This week, we released the title track from our 2nd album, Against the Current. It’s our 2nd-to-last “Reggae Wednesday” release, and it’s one that represents where we’ve been and how far we’ve come over the last few years since the formation of Steppin’ Razor. You can read all about that in this previous blog post. If you haven’t heard the song yet, give it a listen right meow…
James “P. Dub” Hoy wrote the music for “Against the Current,” and both Johnny and B. Hold (that’s me!) wrote the lyrics. Then it sat on the back burner for a couple of years while we contemplated becoming a Pete Townsend tribute band, trying to learn as many of his songs as we could. Eventually, we realized that it was inevitable: we were meant to play reggae, even if none of us had the hot surfer bods, the bleached rent-a-locks, or the cute nasal vocal capabilities typical of the genre. That’s when we decided to add “Against the Current” to our repertoire and make our comeback to the world of reggae music. Like most drummers, Mark isn’t usually mentioned in terms of songwriting; but the solid, steady 4-on-the-floor riddim and the percussive accents throughout this track are but a small taste of the creativity with which he complements the other Razors.
Mark wasn’t always such a talented and meticulous drummer, however. In fact, when he was born, he was completely incapable of playing drums. It is hard to believe after all these years, but Mark was born with no arms, and only a stump, and two legs. His mother, presidential candidate Joanne Huntsman, recalls that heartbreaking day:
After hours of pointless labor, I couldn’t believe what I was seeing! How did that thing come out of me? I begged and begged the doctor to take it back, to keep it there at the hospital. I couldn’t take it home with me – what would my family think? I lay there in my hospital bed for years, wishing it were just another horrible stump-baby nightmare. And all of a sudden came a miracle that changed everything.
That miracle she’s referring to was none other than Mark’s fairy godmother, who granted unto the child not just one arm, but two, and the most state-of-the-art stump extension treatment in the history of treatments. Glorious day! But the gift of a somewhat normal body did not come without certain stipulations. Before leaving the maternity ward that day, the fairy godmother said unto him, “Yea, child, thou must go forth into the world with good vibes of comfort and joy, spreading reggae unto all nations. But beware – do not play ‘No Woman, No Cry’ for any audience, unless you have been paid at least $5000 (US) in advance, lest thine arms be withered and thine stump forever rancid.”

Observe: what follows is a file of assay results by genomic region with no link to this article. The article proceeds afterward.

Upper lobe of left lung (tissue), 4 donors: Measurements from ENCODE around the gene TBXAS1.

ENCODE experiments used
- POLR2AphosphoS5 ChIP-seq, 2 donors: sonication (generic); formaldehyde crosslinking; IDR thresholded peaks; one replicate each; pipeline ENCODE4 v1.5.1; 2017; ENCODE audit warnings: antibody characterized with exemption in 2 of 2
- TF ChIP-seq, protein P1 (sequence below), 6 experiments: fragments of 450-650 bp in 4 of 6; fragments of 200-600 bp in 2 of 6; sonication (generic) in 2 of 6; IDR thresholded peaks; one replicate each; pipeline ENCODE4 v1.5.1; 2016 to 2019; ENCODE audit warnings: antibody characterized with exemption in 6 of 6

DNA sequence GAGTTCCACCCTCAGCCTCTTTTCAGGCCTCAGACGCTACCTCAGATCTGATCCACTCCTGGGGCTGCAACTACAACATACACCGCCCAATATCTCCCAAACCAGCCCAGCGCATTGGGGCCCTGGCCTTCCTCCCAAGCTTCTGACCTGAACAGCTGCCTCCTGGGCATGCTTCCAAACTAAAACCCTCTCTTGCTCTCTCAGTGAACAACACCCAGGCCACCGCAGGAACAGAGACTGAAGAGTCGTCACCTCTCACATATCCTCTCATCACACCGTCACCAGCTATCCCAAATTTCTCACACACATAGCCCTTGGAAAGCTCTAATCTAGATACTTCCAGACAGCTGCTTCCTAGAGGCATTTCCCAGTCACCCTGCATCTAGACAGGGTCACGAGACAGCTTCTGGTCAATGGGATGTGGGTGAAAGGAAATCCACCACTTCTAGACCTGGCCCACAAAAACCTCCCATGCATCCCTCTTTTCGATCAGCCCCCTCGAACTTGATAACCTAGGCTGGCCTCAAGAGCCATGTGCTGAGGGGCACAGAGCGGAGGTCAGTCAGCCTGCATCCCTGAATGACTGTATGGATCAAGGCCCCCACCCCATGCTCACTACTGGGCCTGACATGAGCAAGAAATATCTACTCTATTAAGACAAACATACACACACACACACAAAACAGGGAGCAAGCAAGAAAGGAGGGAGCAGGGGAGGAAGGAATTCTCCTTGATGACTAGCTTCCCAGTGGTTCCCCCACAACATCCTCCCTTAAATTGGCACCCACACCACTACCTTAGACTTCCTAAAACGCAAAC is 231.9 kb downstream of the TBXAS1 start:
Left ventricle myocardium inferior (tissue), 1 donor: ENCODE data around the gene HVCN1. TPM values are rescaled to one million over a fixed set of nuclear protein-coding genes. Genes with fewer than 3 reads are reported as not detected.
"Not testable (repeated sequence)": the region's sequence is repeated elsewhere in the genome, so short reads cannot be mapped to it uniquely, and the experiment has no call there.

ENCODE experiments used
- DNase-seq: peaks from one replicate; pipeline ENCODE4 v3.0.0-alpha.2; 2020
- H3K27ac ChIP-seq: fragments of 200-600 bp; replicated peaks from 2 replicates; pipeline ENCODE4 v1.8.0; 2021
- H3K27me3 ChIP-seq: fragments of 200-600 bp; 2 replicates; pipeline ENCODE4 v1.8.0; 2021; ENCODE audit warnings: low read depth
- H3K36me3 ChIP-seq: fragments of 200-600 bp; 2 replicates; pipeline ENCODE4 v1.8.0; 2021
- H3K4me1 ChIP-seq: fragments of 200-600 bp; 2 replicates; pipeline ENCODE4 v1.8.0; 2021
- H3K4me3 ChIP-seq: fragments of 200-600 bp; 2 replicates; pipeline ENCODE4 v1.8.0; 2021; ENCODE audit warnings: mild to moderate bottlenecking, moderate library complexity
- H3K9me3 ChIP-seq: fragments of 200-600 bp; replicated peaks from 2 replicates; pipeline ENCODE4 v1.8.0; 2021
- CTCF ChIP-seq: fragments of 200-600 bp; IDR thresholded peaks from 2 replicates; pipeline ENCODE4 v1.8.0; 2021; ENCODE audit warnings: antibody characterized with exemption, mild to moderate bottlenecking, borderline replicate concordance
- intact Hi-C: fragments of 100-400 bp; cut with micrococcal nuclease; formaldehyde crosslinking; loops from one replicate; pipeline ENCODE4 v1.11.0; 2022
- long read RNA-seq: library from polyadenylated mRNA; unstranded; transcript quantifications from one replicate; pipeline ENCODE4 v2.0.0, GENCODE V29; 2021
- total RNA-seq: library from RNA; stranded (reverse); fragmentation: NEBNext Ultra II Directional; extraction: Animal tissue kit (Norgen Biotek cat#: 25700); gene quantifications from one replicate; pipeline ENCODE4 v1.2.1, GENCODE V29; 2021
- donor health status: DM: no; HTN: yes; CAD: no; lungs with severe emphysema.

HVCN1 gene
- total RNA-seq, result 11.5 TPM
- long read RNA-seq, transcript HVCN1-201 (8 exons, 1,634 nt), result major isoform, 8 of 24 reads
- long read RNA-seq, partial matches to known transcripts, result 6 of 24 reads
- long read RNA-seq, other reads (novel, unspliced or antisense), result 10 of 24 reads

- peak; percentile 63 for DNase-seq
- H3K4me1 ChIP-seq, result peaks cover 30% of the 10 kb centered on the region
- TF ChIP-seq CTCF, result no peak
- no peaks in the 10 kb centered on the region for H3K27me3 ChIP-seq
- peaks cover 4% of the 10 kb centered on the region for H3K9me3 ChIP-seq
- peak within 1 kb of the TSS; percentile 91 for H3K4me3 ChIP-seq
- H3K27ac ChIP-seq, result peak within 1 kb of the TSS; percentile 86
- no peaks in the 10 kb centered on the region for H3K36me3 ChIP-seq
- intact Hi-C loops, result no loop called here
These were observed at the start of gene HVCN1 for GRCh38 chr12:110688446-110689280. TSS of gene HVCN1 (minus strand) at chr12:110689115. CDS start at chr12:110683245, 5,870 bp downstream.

Mark heeded the words of his fairy godmother, and has since lived a relatively happy life, considering he suffers from chronic cynicism and athlete’s foot on all three feet. He lives in an unpronounceably-named village in Chester County, Pennsylvania, blessed by a matrimonial connection to one of the world’s sweetest women, Allyson. They have a dog, Izzie, and upwards of 300 cats, all named Joshua. “It’s a lot of fun, really,” he explains. “I get a sort of sick pleasure yelling at the cats all day long. ‘Joshua, Joshua, Joshua….’ It’s kinda like counting triplets on a hi-hat: ‘Trip-el-et, Trip-el-et, Trip-el-et… Jo-shu-a, Jo-shu-a, Jo-shu-a….’ I know, I’m silly.”
Silly, yes. That describes Mark to a T. But T is just one letter, and without all of the other letters of the alphabet – letters that stand for awesome, percussive, funny, highly intelligent, thoughtful, business savvy, loyal – you wouldn’t have enough letters to make up the one word that describes him best: Mark Patterson.